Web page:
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Good wine leaves a thick film and heavy tears

The other side of my family is Portuguese and those guys know their wine inside out: no drunkenness but everyday a small glass (75 ml) with lunch and a bigger glass (175) with dinner.

One of the ways they judge a wine is to tilt the glass to see if it leaves a film with heavy tears. And the longer the tears take to develop, the better the wine.

I’m pretty sure this is a good test for Douro but what about other wines from further north?

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Hmm, So they are just assessing the glycerol content of the wine then??
As Glycerol is a by product of fermentation and adds some favourable qualities to wine in terms of body and texture, not all wines are made with the intention of retaining high Glycerol content and the strain of yeasts used also impact it greatly. Therefore glycerol content should not be solely used as an overall indicator of quality .


It’s perennially bemusing how frequently the “tears” feature in some sort of punt at quality / alcohol content during entry-level guided tours and tasting. I’ve given up saying anything as it just produces scowls of disapproval… and short measures.


Since I am a biochemist, and since we routinely add it to our assay mixtures, I’m very familiar with its behavior. I had therefore suspected that the film was glycerol but I had not looked into it.

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I can see how that can teach one to stay quiet. :rofl:


Although I am a wine novice and I had noticed a loose correlation between the tears and my perception of the quality/enjoyment of the flavor. It is definitely a LOOSE correlation and perhaps it only applied to the heavy fruity wines that my naive pallet appreciates at the moment.

BTW, I switched from whiskey to wine a couple of years ago and I find that it is much less physically addictive. If I drank whiskey 4 or 5 days in a row, I would become irritable owing to withdrawal symptoms. Wine and beer does not seem to have that effect. Maybe its because I’m Scottish. :frowning:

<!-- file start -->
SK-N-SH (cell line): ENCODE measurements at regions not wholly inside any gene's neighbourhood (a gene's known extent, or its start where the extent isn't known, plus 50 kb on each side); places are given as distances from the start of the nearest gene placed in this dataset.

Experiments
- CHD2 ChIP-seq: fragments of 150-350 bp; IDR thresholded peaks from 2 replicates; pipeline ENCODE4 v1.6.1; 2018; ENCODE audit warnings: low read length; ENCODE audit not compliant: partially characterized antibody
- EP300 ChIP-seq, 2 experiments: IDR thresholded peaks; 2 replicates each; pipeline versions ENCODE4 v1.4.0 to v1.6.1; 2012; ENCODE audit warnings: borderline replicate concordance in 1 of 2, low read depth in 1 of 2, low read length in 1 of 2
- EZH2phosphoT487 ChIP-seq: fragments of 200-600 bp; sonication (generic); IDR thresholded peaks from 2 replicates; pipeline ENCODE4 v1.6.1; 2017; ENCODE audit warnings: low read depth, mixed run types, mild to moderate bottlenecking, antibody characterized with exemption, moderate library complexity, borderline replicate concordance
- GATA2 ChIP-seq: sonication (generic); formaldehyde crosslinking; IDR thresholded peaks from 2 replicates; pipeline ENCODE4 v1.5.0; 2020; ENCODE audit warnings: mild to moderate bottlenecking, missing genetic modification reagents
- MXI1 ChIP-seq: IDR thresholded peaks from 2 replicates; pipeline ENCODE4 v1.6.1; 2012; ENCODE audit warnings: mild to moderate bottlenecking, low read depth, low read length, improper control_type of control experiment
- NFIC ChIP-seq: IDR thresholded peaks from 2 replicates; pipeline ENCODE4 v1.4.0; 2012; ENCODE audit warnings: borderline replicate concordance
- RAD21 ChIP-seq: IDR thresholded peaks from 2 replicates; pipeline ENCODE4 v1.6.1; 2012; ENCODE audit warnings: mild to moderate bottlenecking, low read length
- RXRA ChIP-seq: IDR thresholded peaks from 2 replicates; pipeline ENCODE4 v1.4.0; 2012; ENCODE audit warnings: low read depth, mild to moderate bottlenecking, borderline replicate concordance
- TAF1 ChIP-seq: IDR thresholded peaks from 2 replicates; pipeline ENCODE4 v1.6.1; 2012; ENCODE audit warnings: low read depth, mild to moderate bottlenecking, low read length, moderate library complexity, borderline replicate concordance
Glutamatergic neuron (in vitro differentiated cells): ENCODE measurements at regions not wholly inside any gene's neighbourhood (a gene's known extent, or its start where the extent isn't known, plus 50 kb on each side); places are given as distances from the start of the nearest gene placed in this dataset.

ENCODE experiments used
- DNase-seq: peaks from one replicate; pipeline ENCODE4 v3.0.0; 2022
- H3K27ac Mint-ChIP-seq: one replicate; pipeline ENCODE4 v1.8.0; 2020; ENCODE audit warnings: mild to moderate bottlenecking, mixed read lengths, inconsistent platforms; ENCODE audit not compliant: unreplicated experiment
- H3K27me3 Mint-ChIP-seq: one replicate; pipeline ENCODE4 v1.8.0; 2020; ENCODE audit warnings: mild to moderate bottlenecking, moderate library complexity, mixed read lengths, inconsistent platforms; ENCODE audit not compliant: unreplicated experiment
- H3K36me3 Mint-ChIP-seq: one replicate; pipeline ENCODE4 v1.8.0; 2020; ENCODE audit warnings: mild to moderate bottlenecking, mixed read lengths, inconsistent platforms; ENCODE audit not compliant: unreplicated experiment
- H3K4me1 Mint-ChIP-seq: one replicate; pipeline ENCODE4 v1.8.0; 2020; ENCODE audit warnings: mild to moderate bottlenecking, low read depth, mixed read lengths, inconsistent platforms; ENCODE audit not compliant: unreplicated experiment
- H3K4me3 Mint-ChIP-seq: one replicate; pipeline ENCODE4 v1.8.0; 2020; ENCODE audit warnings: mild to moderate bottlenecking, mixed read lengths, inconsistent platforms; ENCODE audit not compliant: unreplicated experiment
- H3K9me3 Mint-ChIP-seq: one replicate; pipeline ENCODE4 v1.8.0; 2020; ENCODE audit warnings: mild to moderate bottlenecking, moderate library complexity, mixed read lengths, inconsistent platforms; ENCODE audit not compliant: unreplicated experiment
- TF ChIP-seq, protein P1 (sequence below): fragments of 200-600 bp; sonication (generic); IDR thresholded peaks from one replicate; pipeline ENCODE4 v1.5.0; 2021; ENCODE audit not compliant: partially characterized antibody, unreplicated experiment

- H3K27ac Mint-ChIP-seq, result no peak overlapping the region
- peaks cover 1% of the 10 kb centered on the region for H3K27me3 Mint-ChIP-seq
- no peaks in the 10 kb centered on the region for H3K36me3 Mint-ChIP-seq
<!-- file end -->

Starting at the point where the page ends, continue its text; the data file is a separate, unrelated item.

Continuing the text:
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The most reliable sources (my judgment call) say the tears are caused by alcohol - ethanol. I’m not saying Wikipedia is universally authoritative, but if you are interested in authority you can check the references


Ethanol is not specifically mentioned in the article (although it might be implied…). Is glycerol not an alcohol also?

Good point, glycerol has three -OH groups vs ethanol’s one. Glycerol therefore out-alcohols alcohol! I wonder how the islamic scholars interpret the meaning of alcohol. Perhaps the book refers to ‘intoxicating liquor’, which seems to be the phrase favored by the jurists.

In the old days it was not uncommon for chemists to taste their compounds as a primitive type of bio-assay. I therefore remember the sweet taste of glycerol quite well.

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But wait, on rereading Steve’s Wiki posting I see a further clue. Ethanol has a lower surface tension than water. According to Google the surface tensions are

water, 72 mN/m
glycerol, 63.4 mN/m
ethanol, 22.1

The tears may therefore be caused by drops of ethanol running down a film of glycerol. It would not be beyond the abilities of my lab to sip one of those drops but, to be honest, a definitive answer will spoil the mystery of the experience.

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Yes, I saw those surface tensions, too. Quite interesting that water has one of the highest of any liquid.

As you said, I think it is clearly implied, and there is around 10 times more ethanol than glycerol in wine, which is typically under 10 g/li. You also see legs in whisky, and the only discussion I can find of glycerol in relation to whisky is in terms of adulteration.

Glycerol is also often talked about in relation to viscosity, but according to Jackson’s book “Wine Tasting”, it only has a perceptible effect at over 25 g/li, as it might have in wines affected by noble rot.

To return to your orginal post, I think until the late 20th century, high alcohol contents were generally associated with quality, perhaps because they were the product of ripe grapes (before Chaptalisation at least), but also because alcoholic wines kept better.

That could well be the reason that legs are still thought to be a good sign by some. Not that they knew legs were caused by alcohol, but because they noted the correlation between legs and good wine.

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I’ve had some pretty good wine from the Society that did not have tears, which was why I raise the issue in the first place. For example, my current bottle of Lynch Bages 2005 has modest film and tears. Thus, it’s clear that not all good wine has heavy tears. Perhaps the lack of tears is simply an old fashioned indicator of low quality wine.


A friend offered me a wee dram and allowed me chooses from 18 opened different bottles all opened. People had given him the bottles on different occassions.